13 This is the third time that I am coming to you. On the testimony of two or three witnesses every matter shall be confirmed. 2 I have previously said when I was present the second time, and though now absent I say in advance to those who have sinned in the past and to all the rest as well, that if I come again I will not spare anyone… 5 Test yourselves to see if you are in the faith; examine yourselves! Or do you not recognize this about yourselves, that Jesus Christ is in you—unless that is you fail the test? 6 But I expect that you will realize that we ourselves do not fail the test. 7 Now we pray to God that you do nothing that is evil; not so that we ourselves may be shown to have been right, rather that you do what is virtuous so that we will appear to have been in error (concerning you). 8 For we cannot do anything against the truth, but only for the truth. 9 For we rejoice when we ourselves are weak, but you are strong; this we also pray for, that you become mature. 10 For this reason I am writing these things while absent, so that when present I need not use severity, in accordance with the authority which the Lord gave me for building up and not for tearing down. 11 Finally, brothers, rejoice, mend your ways, be comforted, be like-minded, live in peace; and the God of love and peace will be with you. 12 Greet one another with a holy kiss. 13 All the saints greet you. 14 The grace of the Lord Jesus Christ, and the love of God, and the fellowship of the Holy Spirit, be with you all. Amen. (2Cor13:1-2;5-14)
Regrettably Paul must end his second letter to the Corinthian church on a stern note. He urges them to mend their ways, to mature, and above all, live in peace with each other so that “the God of love and peace shall be with them” (v11). As I mentioned a few posts ago, we have evidence to show that such is unfortunately not how things turned out [Letter from Clement, Bishop of Rome c. AD96]. At the same time Clement (almost certainly the fellow worker Paul had referred to in Phil4:3) made it clear at the start of his letter that this was the result of a minority party within the church who nevertheless managed to wreak havoc.
Examine yourselves regarding the Faith
Paul had urged individual members of Corinthian church to “Test yourself as to whether you are in the faith – for don’t you realize Christ is in you, unless of course you fail the test” (v5). So how were they to test themselves – by questioning themselves along the lines of whether they were truly “looking to Christ’s finished work at Calvary and resting in the merits He had accrued on their behalf”? As we shall see, that cannot be the case. Still less, “boldly trusting in God’s grace, so certain of God’s favour that it would risk death a thousand times trusting in it” (à la Luther). If you have read carefully through this epistle and certainly if you have taken any note of my comments on it, it is evident that cannot be what Paul will have had in mind.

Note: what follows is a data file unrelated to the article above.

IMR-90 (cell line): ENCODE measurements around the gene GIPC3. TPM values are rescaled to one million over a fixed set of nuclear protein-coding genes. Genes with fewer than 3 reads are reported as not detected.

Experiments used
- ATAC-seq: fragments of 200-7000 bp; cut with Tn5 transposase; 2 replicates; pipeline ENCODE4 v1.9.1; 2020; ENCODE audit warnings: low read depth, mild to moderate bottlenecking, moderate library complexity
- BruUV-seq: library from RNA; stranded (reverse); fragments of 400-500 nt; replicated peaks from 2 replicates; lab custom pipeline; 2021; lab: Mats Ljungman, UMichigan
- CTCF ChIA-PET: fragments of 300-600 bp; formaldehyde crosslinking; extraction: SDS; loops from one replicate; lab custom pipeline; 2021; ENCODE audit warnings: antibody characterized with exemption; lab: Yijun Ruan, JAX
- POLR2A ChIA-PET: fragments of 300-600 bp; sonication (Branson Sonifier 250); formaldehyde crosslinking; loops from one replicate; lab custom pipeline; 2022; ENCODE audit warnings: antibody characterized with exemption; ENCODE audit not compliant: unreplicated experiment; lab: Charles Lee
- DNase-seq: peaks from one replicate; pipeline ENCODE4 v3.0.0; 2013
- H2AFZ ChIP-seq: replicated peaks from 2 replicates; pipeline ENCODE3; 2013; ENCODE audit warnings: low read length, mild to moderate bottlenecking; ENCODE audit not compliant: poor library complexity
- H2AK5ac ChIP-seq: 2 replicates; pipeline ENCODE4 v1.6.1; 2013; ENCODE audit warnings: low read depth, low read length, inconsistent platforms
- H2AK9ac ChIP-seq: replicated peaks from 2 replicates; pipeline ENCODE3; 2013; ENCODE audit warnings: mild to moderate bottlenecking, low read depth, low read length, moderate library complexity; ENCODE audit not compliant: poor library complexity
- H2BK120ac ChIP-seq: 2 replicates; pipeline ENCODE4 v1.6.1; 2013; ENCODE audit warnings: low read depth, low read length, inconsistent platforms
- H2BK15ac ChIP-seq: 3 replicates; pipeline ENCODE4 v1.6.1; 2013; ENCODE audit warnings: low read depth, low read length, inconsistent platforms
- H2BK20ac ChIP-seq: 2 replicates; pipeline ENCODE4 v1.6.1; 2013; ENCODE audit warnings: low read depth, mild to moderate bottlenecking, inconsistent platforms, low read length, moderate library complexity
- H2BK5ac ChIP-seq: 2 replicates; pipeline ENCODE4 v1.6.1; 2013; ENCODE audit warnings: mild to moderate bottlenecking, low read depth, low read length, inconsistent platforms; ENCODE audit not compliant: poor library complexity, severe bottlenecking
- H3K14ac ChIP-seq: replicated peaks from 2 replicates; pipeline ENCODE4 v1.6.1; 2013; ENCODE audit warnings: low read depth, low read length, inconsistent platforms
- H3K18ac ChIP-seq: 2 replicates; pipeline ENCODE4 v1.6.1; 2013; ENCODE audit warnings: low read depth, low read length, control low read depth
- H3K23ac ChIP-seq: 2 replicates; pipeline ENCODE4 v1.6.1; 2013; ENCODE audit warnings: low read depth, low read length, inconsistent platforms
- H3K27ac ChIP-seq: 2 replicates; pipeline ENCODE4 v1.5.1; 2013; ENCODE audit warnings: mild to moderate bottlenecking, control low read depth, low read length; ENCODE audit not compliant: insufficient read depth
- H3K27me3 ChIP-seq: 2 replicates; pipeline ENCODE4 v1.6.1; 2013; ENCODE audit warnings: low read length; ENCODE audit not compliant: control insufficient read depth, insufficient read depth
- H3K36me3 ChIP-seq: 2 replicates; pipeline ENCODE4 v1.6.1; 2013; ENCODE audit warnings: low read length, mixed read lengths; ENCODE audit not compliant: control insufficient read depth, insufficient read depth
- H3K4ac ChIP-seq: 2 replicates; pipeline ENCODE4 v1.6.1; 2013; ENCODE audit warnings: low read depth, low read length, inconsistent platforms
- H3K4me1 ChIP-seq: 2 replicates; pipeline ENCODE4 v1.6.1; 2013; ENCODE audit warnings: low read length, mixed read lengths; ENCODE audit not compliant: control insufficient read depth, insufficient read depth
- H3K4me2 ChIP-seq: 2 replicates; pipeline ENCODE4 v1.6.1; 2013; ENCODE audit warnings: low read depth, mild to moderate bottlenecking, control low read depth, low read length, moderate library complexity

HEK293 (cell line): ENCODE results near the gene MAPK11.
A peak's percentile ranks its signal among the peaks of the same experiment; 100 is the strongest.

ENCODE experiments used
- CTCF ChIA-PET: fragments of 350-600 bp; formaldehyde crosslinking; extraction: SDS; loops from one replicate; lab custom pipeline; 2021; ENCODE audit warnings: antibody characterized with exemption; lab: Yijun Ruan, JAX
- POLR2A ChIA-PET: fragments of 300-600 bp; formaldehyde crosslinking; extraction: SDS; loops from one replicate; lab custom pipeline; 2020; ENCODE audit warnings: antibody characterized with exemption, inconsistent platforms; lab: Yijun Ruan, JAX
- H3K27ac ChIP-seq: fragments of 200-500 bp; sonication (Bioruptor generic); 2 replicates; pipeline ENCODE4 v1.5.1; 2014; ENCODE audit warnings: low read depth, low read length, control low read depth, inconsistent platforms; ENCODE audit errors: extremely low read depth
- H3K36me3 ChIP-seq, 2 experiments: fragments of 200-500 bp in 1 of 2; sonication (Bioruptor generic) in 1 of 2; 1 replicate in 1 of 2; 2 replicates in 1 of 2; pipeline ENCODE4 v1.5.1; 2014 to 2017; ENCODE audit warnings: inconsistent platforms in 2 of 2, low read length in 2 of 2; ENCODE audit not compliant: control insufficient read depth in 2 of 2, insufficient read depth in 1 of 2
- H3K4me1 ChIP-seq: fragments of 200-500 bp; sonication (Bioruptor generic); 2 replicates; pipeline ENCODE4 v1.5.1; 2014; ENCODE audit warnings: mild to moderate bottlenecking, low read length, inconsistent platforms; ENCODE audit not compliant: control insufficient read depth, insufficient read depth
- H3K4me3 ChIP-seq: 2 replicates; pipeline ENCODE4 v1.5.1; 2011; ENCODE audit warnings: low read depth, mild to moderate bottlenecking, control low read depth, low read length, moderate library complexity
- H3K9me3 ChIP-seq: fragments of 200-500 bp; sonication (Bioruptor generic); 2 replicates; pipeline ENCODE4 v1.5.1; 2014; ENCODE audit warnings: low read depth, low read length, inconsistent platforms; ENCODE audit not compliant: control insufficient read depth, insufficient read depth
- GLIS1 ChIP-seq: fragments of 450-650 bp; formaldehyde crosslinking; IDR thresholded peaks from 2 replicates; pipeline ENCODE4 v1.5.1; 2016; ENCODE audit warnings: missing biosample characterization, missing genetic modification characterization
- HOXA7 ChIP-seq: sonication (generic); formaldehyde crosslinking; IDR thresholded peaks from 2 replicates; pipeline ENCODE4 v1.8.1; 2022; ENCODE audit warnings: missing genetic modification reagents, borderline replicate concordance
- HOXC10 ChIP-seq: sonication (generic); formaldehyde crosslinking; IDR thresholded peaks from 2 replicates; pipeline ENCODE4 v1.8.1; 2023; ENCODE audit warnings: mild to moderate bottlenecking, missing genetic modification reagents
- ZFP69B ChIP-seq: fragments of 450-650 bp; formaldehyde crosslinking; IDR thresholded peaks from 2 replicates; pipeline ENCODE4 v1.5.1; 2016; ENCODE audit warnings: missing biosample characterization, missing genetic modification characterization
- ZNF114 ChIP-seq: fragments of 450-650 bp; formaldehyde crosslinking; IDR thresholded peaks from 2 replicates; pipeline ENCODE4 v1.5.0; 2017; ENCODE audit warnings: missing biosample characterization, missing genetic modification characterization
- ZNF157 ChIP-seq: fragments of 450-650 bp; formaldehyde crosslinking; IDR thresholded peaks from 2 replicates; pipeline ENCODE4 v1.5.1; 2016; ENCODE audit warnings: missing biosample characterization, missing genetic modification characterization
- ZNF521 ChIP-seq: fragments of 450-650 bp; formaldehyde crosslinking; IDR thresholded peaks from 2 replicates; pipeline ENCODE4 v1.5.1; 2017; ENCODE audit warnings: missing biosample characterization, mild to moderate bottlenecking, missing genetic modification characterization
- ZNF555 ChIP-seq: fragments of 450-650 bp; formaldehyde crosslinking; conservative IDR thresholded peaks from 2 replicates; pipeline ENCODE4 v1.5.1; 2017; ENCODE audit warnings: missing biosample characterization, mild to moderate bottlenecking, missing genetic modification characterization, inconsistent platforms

Cooperating with grace
Such psychologically focussed analysis opposes the whole tenor of his teaching and evangelism. That had emphasized righteous living and self-control in the light of the judgement to come as a trembling Governor Felix had discovered (Acts24:25). And it was Paul’s emphasis with respect to his own salvation and ministry: “That is why I strictly discipline my body and make it my slave so that after I have preached to others I myself will not be disqualified” (1Cor9:27NASB). His pastoral dilemma with the Corinthians had not been their failure to rely on God’s grace but their behaviour: “strife, jealousy, bad tempers , selfishness, slanders, gossip, arrogance, disturbances, impurity, sexual immorality and indecent behaviour” – and that was just the previous chapter (12:20-21).
Christ in you – the hope of glory
It is why the apostle goes on to challenge them: “Don’t you realize that Jesus Christ is in you, if indeed you pass the test of being in the Faith?” (v5). Christ being in someone means they become like Christ and behave more as He would do. It is not a question of being able to say or sing: “Here in the grace of God I stand” – it concerns what one does and what one is. Or rather, it pertains to what one has become through the grace of God. For, don’t misunderstand me, apart from God’s enabling grace, the Holy Spirit’s energies and participating in the means of grace there is not a chance that anyone could be “presented faultless before the presence of His glory with exceeding joy” (Jude1:24). But it is a case of cooperating with God’s grace, not merely resting in it. For as that same apostle had also written to fellow-worker Titus: “the grace of God resulting in salvation has appeared to all men, teaching us to deny ungodliness and worldly lusts and to live soberly, righteously, and godly in the present age, looking for the blessed hope and glorious appearing of our great God and Saviour Jesus Christ (Tit2:11-13). Hence the benediction: “the grace of the Lord Jesus Christ, and the love of God, and the fellowship of the Holy Spirit, be with you all. Amen” (v14).
Related post: False Apostles
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